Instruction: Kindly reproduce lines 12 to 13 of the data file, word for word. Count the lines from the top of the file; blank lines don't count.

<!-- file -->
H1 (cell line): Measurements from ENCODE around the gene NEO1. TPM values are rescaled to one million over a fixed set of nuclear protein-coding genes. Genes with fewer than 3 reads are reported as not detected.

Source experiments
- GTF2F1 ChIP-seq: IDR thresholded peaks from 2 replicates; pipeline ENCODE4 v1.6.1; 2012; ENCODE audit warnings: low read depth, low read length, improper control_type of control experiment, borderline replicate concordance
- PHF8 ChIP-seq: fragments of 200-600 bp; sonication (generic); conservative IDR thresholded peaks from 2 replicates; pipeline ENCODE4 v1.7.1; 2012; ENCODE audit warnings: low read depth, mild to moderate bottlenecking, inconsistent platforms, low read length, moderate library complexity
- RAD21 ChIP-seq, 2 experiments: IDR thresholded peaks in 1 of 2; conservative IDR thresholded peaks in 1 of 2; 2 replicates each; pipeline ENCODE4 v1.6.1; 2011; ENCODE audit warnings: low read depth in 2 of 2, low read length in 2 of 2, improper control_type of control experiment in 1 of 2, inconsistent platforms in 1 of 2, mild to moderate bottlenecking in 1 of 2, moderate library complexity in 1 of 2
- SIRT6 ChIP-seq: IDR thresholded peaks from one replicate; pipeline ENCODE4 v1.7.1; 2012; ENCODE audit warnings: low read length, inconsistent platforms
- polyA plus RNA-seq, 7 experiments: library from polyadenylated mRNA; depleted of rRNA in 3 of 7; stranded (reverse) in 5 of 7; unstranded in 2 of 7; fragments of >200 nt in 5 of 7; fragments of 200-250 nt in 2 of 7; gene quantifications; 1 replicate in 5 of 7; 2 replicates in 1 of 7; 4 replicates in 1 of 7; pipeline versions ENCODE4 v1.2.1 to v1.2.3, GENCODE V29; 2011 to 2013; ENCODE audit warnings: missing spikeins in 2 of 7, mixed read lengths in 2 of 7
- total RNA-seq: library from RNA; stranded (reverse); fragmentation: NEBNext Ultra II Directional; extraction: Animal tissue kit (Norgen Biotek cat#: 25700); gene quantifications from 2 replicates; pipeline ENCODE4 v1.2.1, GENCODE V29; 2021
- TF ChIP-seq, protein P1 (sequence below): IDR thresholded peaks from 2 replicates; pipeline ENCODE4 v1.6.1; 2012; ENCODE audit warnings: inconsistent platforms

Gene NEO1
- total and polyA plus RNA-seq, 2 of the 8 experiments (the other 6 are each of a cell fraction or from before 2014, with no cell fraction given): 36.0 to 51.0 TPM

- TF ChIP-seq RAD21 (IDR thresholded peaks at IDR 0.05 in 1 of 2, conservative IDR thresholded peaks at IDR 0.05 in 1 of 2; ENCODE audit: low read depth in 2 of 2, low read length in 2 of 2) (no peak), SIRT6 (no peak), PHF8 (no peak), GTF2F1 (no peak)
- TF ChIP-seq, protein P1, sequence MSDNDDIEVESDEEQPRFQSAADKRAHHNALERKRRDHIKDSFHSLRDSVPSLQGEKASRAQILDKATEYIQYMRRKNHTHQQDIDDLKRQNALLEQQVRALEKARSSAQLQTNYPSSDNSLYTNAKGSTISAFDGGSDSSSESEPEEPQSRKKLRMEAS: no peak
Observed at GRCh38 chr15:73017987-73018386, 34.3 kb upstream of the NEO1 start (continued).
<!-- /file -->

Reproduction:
- TF ChIP-seq RAD21 (IDR thresholded peaks at IDR 0.05 in 1 of 2, conservative IDR thresholded peaks at IDR 0.05 in 1 of 2; ENCODE audit: low read depth in 2 of 2, low read length in 2 of 2) (no peak), SIRT6 (no peak), PHF8 (no peak), GTF2F1 (no peak)
- TF ChIP-seq, protein P1, sequence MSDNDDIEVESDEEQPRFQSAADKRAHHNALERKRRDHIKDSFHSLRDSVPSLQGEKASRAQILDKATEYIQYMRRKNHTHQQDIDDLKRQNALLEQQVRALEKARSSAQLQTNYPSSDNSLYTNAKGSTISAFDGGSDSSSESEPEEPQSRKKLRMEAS: no peak